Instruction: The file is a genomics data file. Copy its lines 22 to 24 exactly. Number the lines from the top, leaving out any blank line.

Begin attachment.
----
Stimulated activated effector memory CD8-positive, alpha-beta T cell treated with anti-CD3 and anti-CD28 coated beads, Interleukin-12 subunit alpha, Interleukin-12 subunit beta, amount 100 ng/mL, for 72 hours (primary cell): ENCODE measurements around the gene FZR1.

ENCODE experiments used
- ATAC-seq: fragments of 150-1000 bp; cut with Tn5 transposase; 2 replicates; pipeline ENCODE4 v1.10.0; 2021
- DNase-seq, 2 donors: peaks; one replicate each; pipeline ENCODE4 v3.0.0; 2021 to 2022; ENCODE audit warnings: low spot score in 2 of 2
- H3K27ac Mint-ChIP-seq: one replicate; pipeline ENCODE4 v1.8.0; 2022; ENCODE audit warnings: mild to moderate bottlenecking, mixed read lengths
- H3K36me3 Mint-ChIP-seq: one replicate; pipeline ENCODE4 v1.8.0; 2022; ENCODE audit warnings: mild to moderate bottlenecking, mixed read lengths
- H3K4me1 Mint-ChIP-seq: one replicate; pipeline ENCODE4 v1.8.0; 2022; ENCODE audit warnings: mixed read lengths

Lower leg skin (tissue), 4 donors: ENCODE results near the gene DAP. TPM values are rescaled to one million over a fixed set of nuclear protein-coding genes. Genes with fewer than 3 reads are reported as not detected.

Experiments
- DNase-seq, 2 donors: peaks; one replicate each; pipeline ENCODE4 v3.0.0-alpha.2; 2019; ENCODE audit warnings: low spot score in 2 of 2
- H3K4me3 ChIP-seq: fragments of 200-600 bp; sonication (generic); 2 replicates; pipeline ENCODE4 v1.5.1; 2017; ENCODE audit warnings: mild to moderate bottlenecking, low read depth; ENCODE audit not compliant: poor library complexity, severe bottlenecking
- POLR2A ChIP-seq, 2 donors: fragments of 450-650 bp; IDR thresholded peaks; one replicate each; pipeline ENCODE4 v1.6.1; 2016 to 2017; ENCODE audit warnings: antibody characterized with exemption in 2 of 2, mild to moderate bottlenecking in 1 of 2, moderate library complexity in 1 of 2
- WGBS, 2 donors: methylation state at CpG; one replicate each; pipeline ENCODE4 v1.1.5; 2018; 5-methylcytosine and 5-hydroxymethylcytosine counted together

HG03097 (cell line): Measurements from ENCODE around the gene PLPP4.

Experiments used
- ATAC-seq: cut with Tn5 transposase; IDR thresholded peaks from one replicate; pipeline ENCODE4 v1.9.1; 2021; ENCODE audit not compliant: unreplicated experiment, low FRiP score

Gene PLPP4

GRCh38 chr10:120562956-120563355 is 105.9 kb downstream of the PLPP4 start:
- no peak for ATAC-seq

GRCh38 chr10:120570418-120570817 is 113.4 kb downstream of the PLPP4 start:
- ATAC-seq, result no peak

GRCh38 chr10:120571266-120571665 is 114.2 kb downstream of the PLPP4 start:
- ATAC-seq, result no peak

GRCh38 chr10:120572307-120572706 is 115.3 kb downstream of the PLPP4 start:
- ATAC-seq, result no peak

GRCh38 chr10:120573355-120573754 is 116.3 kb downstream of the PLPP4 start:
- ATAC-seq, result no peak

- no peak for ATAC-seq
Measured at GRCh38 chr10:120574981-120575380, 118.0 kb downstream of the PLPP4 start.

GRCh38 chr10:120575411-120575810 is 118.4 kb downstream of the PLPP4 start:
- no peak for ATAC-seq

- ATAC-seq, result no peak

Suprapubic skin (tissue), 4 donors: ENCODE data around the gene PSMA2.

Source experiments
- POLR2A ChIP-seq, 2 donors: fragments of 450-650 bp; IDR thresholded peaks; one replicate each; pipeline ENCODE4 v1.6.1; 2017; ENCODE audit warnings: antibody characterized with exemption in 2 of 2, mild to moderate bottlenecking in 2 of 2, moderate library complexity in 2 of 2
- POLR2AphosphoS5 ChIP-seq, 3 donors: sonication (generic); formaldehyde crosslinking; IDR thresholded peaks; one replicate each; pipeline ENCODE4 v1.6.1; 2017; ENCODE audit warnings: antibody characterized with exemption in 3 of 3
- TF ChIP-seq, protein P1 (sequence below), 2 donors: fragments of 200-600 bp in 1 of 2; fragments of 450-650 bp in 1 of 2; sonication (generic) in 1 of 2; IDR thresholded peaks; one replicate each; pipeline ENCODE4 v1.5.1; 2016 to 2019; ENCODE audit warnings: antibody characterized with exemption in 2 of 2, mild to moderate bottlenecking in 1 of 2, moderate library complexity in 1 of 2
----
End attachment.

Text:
GRCh38 chr10:120571266-120571665 is 114.2 kb downstream of the PLPP4 start:
- ATAC-seq, result no peak

GRCh38 chr10:120572307-120572706 is 115.3 kb downstream of the PLPP4 start: